Asthma Risk May Be Increased in Oil Spill Response, Cleanup Workers

asthma, lungs
asthma, lungs
For oil spill response and cleanup workers, total hydrocarbons and BTEX-H chemicals are associated with increased asthma risk.

HealthDay News For oil spill response and cleanup workers, total hydrocarbons (THCs) and benzene, toluene, ethylbenzene, o-, m-, and p-xylenes and n-hexane (BTEX-H) chemicals are associated with increased asthma risk, according to a study published in the September issue of Environment International.

Kaitlyn G. Lawrence, Ph.D., from the National Institutes of Health in Research Triangle Park, North Carolina, and colleagues examined the association between asthma and oil spill-related exposures, including job classes, THCs, individual BTEX-H chemicals, BTEX-H mixture, and fine particulate matter, using data from the Gulf Long-Term Follow-up Study. The study included 24,937 cleanup workers and 7,671 nonworkers following the 2010 Deepwater Horizon oil spill disaster. The analysis focused on 19,018 workers without asthma before the spill.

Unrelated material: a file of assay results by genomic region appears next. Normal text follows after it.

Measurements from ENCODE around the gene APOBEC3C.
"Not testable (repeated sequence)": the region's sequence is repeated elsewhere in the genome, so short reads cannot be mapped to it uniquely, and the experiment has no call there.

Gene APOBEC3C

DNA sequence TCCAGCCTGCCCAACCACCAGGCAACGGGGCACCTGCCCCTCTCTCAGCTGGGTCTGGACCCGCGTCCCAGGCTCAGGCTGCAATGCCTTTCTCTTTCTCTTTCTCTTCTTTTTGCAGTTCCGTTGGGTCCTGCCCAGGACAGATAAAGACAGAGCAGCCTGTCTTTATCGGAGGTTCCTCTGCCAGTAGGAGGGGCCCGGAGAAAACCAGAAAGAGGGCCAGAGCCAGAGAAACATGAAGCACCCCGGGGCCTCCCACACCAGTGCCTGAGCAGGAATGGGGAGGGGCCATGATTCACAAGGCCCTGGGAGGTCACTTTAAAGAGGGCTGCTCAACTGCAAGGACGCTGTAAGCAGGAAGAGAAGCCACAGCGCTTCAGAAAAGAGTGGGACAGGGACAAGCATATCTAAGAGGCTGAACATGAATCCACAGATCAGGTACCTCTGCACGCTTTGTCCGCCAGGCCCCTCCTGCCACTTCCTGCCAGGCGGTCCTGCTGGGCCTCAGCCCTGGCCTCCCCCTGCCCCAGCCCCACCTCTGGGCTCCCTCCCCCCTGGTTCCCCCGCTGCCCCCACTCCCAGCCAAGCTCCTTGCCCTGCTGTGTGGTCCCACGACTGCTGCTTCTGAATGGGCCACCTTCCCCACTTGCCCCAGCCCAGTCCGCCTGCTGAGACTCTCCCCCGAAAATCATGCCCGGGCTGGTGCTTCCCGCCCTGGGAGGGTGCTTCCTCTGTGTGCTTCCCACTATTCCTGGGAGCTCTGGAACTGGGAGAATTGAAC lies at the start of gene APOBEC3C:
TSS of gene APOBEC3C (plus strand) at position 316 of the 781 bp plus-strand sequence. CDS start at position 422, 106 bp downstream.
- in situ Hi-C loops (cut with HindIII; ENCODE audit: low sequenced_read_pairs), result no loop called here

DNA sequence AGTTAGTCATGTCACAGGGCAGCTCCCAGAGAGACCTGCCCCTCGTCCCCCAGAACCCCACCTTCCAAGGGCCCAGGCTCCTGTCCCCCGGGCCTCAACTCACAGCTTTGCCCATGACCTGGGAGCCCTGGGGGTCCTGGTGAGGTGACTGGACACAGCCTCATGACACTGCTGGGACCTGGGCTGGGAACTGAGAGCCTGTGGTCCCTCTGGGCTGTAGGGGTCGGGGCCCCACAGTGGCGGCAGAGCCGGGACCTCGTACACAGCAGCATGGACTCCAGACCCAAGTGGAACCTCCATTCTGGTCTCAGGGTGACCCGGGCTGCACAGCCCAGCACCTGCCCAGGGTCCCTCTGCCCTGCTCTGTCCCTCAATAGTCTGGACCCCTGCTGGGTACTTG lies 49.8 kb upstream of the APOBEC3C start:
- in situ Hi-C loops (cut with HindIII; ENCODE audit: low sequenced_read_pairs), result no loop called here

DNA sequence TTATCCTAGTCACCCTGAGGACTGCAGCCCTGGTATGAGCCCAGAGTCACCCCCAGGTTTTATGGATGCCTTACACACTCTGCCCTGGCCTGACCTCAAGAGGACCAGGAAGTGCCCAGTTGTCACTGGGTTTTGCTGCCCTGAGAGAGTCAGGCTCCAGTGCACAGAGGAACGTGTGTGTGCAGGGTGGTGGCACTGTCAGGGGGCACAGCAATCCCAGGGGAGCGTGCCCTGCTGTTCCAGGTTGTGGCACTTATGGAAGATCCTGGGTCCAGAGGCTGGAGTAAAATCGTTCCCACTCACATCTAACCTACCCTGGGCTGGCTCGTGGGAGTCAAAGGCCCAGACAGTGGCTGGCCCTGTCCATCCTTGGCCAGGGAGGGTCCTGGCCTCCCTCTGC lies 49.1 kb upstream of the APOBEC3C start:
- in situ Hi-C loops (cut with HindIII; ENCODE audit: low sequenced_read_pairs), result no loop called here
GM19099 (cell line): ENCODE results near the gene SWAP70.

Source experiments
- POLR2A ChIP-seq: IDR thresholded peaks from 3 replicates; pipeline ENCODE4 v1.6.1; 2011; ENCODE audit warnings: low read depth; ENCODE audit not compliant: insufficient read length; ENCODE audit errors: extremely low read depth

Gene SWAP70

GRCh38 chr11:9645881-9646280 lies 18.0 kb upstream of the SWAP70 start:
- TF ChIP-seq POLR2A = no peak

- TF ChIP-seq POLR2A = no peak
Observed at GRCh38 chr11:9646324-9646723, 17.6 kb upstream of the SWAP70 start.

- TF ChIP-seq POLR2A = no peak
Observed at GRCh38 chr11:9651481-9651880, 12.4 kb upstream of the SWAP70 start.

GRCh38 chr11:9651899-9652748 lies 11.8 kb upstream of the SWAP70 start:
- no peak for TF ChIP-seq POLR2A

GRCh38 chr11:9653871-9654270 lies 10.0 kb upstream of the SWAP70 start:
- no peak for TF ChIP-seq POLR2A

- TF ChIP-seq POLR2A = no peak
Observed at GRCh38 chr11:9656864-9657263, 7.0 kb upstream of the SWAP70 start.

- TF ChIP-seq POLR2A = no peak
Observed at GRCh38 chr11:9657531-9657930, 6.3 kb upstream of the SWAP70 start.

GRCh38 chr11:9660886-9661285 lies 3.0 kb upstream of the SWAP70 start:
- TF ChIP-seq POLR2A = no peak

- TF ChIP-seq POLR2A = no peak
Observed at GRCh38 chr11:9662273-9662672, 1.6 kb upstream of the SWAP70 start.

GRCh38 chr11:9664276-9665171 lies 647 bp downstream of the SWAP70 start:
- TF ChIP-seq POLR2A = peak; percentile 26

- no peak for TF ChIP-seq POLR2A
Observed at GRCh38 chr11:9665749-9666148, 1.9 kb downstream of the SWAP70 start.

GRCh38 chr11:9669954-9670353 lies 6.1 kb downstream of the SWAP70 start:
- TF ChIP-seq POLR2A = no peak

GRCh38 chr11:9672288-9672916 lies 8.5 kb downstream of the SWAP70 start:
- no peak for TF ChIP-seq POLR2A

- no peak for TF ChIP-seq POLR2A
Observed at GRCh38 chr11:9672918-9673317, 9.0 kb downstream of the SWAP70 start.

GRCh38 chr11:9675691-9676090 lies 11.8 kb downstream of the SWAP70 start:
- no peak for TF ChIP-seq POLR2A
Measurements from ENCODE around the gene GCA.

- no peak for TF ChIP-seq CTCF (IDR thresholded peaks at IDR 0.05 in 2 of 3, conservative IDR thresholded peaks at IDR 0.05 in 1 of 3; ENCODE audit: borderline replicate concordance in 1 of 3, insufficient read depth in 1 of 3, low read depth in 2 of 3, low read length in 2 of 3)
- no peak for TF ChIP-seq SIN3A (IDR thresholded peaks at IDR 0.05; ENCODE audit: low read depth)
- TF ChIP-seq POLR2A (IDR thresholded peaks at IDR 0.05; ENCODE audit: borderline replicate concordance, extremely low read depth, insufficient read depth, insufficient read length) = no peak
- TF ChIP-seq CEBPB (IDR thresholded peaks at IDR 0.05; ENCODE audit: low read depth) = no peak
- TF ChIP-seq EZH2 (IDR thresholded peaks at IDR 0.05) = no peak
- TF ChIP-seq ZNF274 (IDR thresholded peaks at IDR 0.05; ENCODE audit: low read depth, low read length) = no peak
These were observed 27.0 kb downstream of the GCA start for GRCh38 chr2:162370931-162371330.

The researchers found that the risk for asthma was greater for oil spill response and cleanup workers than nonworkers (risk ratio, 1.60). Increased estimated THC exposure levels were associated with an elevated risk in an exposure-dependent manner. Increasing exposure to individual BTEX-H chemicals and the BTEX-H mixture was also associated with asthma risk. An increased asthma risk of 1.45 was seen in association with a simultaneous quartile increase in the BTEX-H mixture. Associations were less apparent for self-reported physician-diagnosed asthma alone, with fewer cases.

“Our study provides the first evidence of increased asthma risk associated with exposures to individual crude oil components and the BTEX-H mixture,” the authors write.

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